The Movie Waffler New Release Review - FINGERNAILS | The Movie Waffler

New Release Review - FINGERNAILS

Fingernails review
Two co-workers defy the very science they're selling by falling for one another.

Review by Eric Hillis

Directed by: Christos Nikou

Starring: Jessie Buckley, Riz Ahmed, Jeremy Allen White, Luke Wilson, Annie Murphy

Fingernails poster

The films of the movement known as the Greek Weird Wave are known for blending absurdism with a heavily misanthropic worldview. Yorgos Lanthimos protégé Christos Nikou bucked that trend with his debut, Apples. The absurdism was present in spades but Nikou combined it with a refreshingly optimistic outlook. For his English language debut, Fingernails, Nikou gives us yet another tale of romance blossoming in absurd surroundings.

Apples took its title from a notion of that fruit helping with memory. Fingernails similarly opens with a dubious blurb explaining how the condition of your fingernails can indicate the healthiness of your heart. In the world of Fingernails, this pseudo-science has fuelled the development of technology that claims to be able to determine with 100% accuracy whether two people are genuinely in love. We're told that the vast majority of couples test negative, but those lucky positive couples enjoy societal benefits like discounts at restaurants, along with the comfort of knowing they were meant to be together.

Fingernails review

One such couple is unemployed teacher Anna (Jessie Buckley) and her dull as ditchwater boyfriend Ryan (Jeremy Allen White). When Anna gets a job at a "love testing institute," she tells Ryan she's been hired by a local school, worried that the truth might force him to question the strength of their relationship regardless of what science has told them about its stability.

At the institute Anna is paired with a fellow instructor, Amir (Riz Ahmed). Anna is enthusiastic and keen to learn more about the workings of love, but Amir seems cynical about the process, yet performs his job unquestioningly. Apples saw its protagonist forced to perform a series of increasingly absurd tasks in the hopes it would cure his amnesia, and the variety of roleplaying games Anna and Amir's assigned couples are put through are similarly ludicrous. They range from having to maintain eye contact while underwater for a full minute to a fake fire being set in a cinema screening a Hugh Grant retrospective ("He understands love more than anyone," the marquee reads). The final test involves Anna and Amir tearing their clients' fingernails out and putting them through a machine for analysis.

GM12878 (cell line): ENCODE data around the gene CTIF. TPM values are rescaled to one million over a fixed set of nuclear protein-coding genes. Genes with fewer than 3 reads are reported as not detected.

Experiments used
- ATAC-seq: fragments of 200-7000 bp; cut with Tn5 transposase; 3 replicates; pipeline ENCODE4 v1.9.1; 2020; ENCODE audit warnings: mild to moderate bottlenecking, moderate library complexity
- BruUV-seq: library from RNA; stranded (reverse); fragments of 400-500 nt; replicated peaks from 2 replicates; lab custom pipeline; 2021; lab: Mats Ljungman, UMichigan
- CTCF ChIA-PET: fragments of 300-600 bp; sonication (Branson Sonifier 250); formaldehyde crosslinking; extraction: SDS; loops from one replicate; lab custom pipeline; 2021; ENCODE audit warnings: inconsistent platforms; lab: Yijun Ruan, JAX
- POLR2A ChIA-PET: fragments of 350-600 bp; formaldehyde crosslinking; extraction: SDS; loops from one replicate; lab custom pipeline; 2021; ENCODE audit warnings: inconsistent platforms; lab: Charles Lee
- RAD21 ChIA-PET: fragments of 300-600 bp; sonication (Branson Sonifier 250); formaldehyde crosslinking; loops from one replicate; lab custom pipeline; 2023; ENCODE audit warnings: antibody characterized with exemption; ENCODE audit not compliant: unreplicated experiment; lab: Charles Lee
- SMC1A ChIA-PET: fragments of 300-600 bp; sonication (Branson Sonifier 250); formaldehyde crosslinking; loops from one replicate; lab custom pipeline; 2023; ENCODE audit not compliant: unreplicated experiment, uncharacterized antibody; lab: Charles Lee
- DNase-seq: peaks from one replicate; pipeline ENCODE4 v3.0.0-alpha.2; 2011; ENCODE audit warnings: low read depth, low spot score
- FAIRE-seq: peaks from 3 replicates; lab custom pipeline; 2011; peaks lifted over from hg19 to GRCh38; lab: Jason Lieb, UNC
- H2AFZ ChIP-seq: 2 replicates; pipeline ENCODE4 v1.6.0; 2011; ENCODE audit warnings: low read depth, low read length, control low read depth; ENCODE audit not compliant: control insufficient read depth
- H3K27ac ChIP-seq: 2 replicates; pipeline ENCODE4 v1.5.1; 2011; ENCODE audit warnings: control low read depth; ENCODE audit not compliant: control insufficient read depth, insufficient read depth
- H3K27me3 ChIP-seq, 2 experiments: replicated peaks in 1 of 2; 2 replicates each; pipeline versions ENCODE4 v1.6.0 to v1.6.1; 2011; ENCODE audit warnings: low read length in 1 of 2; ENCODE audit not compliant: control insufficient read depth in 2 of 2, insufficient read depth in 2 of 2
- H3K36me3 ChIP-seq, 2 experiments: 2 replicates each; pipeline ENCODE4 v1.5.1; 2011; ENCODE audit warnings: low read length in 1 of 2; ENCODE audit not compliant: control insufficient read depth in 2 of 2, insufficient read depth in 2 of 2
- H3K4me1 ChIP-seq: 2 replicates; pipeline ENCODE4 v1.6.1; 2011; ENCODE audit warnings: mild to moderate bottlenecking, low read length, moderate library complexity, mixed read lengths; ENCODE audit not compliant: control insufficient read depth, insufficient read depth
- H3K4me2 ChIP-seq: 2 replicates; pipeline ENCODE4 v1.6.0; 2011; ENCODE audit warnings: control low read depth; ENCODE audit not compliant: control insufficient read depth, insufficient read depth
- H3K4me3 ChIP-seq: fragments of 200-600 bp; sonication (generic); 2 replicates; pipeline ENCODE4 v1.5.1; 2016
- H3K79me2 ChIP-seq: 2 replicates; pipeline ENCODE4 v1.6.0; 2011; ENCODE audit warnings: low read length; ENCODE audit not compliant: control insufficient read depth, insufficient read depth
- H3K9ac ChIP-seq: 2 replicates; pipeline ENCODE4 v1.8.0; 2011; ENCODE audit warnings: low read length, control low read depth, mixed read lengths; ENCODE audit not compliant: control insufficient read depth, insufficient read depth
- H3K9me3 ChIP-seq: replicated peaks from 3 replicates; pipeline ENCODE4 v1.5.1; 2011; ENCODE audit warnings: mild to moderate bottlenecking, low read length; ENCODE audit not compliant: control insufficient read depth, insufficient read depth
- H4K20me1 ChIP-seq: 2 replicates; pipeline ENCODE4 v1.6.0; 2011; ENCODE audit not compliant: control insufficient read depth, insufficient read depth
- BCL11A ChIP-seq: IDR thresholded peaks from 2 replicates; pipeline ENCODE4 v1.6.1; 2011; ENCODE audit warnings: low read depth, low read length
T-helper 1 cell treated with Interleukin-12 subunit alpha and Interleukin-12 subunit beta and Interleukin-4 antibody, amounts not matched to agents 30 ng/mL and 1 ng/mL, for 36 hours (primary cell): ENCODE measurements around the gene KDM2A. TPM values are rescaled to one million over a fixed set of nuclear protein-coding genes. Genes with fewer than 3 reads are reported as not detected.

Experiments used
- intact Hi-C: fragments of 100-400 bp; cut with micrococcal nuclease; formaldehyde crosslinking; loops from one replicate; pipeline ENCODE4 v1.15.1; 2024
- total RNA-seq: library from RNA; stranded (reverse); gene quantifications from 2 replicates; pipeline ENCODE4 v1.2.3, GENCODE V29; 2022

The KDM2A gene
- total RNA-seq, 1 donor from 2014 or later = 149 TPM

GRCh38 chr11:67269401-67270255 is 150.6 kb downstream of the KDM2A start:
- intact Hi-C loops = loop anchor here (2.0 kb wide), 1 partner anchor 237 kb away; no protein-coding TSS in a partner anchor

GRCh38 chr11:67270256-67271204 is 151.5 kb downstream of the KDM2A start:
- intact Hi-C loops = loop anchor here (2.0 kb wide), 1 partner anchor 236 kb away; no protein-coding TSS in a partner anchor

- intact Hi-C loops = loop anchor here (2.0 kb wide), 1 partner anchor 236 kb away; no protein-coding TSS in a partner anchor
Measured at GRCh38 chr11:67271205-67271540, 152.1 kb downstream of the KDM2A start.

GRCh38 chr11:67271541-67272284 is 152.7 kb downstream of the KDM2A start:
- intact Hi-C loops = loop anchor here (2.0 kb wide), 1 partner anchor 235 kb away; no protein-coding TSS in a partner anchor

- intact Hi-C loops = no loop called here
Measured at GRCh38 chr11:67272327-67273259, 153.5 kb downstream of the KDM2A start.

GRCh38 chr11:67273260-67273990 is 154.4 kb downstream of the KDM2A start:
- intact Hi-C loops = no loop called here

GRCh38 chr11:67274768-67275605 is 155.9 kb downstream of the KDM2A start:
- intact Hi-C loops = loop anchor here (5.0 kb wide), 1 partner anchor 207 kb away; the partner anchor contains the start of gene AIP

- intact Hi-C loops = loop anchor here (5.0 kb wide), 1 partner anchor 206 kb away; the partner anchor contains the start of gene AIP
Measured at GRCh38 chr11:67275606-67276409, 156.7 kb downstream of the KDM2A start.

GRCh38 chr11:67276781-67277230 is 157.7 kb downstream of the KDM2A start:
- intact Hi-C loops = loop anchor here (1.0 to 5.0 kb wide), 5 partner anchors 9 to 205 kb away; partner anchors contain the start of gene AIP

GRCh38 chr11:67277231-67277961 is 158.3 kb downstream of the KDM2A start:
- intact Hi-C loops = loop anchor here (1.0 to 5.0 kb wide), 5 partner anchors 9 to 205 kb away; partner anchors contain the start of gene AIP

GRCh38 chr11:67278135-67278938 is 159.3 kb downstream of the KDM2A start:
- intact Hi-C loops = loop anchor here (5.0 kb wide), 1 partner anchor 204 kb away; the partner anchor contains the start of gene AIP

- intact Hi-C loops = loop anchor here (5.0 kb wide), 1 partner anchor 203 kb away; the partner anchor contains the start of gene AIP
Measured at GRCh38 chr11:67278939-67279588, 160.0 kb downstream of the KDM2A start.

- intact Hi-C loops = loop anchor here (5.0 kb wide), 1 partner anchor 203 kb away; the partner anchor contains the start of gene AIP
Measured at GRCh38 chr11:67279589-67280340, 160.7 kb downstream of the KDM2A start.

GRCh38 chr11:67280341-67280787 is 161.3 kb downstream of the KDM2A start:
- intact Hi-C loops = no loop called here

Fingernails review

As Anna and Amir bond through their work, they begin to develop feelings. How can this be? Science has told Anna that she's in love with Ryan, but it's clear that their relationship is loveless. Anna and Amir are adorable together however.

The movie's message boils down to a scene in which one of Amir's clients expresses bafflement at why Charles Trenet's 'La Mer' is considered a romantic song when its lyrics seem so mundane. Amir can't give the man a straight answer. It's just a feeling, and the best feelings can't be explained by words or science.

Fingernails review

This is reflected in the outstanding performances of Buckley and Ahmed. Regardless of what the data tells them, it's clear that Anna and Amir are head over heels in love. We know this because the two actors playing them show us how they feel through how they look at one another, and how they seem to visibly lose a part of their soul in the other's absence. I'm struggling to think of the last movie I saw that portrayed love in such convincing fashion. Most romantic comedies rely on dialogue to communicate chemistry, but Nikou is clever enough to leave this idea to the faces of his two remarkable leads. Too many modern movies are so reliant on dialogue that you could watch them with the screen turned off and wouldn't miss a thing. Try that with Fingernails and you'll miss the entire point of the film. Everything we're shown here contradicts everything we're told.

The absurdist elements are never quite as amusing as the film believes, and a talented supporting cast that includes White, Luke Wilson and Annie Murphy is underserved. White's Ryan is a lazy caricature of an inattentive boyfriend, and the film makes it too easy for Anna to look elsewhere for romance. But Buckley and Ahmed are so magnetic that we forget about the film's flaws every time they're on screen, whether they're basking in each other's presence or withering in their absence.

Fingernails is on Apple TV+ from November 3rd.

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